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Reciprocal Relationships in Reserves: Establishing a Community of Practitioners for Identifying and Using Cultural Ecosystem Services Approaches

Participants engaging in an art-based method to explore the cultural ecosystem services of Kachemak Bay Reserve

Cultural ecosystem services (CES) – or the non-material benefits that result from human relationships with the environment – support and maintain place-based values, worldviews, cultural identity, and well-being.

Given their potential to reveal feedback relationships between human and environmental well-being, the inclusion of CES in natural resource planning and decision making processes is critical to successful long-term application of stewardship and management strategies. However, despite being one of four main categories of ecosystem services, CES are not often assessed due to significant theoretical and practical gaps in their identification and evaluation.

This science transfer project expands collaborations initiated during a 2020 Catalyst project by training a cohort from at least seven reserves in a variety of place-based approaches for identifying and monitoring CES over three virtual workshops. The project will establish a sustainable network of CES practitioners that can continue to support each other, engage others through their CES experiences, and share what methods are best suited for the different socio-ecological contexts represented by each reserve. Outcomes will help improve understanding of the different values, tangible and intangible, provided by estuarine systems across diverse human communities.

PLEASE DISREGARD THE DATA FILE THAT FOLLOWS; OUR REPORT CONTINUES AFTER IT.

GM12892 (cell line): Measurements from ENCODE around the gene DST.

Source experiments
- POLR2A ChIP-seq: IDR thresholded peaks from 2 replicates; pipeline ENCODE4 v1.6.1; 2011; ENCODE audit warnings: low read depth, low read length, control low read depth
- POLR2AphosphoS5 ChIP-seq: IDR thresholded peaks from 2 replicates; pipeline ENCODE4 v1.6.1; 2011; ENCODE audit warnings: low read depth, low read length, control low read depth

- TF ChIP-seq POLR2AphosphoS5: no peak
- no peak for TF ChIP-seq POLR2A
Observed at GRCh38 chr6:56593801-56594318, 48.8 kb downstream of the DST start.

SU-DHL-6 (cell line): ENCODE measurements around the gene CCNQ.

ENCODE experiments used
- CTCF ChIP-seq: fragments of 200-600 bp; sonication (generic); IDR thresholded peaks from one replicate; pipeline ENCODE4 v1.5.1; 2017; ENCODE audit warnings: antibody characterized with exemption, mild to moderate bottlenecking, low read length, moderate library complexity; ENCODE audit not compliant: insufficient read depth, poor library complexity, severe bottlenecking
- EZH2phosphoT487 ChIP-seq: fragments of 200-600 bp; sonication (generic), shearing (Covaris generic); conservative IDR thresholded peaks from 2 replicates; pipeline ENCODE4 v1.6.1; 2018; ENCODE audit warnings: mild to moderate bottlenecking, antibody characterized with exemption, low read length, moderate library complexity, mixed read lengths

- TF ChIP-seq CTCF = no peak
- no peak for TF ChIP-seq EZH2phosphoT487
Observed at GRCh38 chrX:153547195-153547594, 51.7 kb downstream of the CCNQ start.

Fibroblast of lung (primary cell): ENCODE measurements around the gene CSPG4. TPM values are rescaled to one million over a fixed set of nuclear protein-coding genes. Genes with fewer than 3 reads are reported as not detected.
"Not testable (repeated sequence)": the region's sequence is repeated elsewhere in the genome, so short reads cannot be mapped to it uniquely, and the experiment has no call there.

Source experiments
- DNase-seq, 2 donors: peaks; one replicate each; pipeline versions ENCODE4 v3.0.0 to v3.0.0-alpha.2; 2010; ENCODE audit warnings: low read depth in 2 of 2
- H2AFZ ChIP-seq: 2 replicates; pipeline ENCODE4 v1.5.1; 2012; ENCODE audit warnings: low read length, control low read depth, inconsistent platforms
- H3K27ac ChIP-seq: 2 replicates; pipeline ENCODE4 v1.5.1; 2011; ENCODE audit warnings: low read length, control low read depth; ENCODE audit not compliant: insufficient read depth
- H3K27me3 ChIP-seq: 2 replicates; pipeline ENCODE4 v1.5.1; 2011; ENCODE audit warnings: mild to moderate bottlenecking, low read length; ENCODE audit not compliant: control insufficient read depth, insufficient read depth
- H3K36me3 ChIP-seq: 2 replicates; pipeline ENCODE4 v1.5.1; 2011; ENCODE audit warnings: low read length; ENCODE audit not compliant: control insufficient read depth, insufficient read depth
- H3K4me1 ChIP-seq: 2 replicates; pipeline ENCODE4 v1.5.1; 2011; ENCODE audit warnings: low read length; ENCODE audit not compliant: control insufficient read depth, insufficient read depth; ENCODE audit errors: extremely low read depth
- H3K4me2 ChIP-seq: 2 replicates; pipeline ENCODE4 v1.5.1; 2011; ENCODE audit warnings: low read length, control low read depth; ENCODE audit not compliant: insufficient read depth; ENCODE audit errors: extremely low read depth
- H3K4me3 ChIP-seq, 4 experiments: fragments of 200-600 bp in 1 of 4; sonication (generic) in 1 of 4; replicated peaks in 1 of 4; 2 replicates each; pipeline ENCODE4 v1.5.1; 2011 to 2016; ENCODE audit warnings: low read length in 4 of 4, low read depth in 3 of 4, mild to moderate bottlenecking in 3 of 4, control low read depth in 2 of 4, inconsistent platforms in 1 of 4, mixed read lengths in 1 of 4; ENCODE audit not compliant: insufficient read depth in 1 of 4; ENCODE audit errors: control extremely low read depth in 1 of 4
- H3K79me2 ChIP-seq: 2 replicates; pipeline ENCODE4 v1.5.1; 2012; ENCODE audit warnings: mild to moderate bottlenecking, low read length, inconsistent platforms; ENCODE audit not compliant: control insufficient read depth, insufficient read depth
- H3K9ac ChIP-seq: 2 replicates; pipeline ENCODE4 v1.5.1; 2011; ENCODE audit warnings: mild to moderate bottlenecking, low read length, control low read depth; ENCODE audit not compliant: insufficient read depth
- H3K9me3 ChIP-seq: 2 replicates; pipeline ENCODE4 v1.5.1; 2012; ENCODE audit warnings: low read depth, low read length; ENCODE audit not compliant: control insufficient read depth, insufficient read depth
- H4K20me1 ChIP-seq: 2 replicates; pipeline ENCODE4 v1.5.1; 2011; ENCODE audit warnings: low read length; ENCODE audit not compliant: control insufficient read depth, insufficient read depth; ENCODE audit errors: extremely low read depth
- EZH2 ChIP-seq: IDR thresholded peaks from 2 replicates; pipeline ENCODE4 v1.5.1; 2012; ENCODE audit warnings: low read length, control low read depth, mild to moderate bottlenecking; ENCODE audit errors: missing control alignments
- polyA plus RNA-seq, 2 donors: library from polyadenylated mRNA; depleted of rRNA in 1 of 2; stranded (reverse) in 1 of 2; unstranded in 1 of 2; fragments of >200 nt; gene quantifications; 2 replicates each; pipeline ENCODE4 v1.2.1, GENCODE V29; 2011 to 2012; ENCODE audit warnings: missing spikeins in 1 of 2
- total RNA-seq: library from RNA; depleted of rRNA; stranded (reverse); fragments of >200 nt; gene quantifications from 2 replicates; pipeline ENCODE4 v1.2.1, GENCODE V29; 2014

Rachel Dacks gives a short introduction to "Reciprocal Relationships in Reserves: Establishing a Community of Practitioners for Identifying and Using Cultural Ecosystem Services Approaches," a science transfer project funded in 2022 by the NERRS Science Collaborative.

In memoriam: Dr. Eleanor J. Sterling

The project team and global conservation community mourn the loss of our project co-investigator, colleague, and friend Dr. Eleanor Jane Sterling. Eleanor passed away peacefully in her sleep in February 2023, surrounded in love, after fighting an aggressive form of pancreatic cancer. Eleanor’s visionary leadership, thoughtful approach, and devoted commitment to equity and inclusion have made, and continue to make significant contributions not only in the context of this project, but also across the conservation field. A few of Eleanor’s lifetime achievements are outlined by our colleagues at the AMNH Center for Biodiversity and Conservation here and here. We will continue to realize the full breadth and depth of these contributions for years to come. Eleanor is deeply missed, but remains in our hearts always.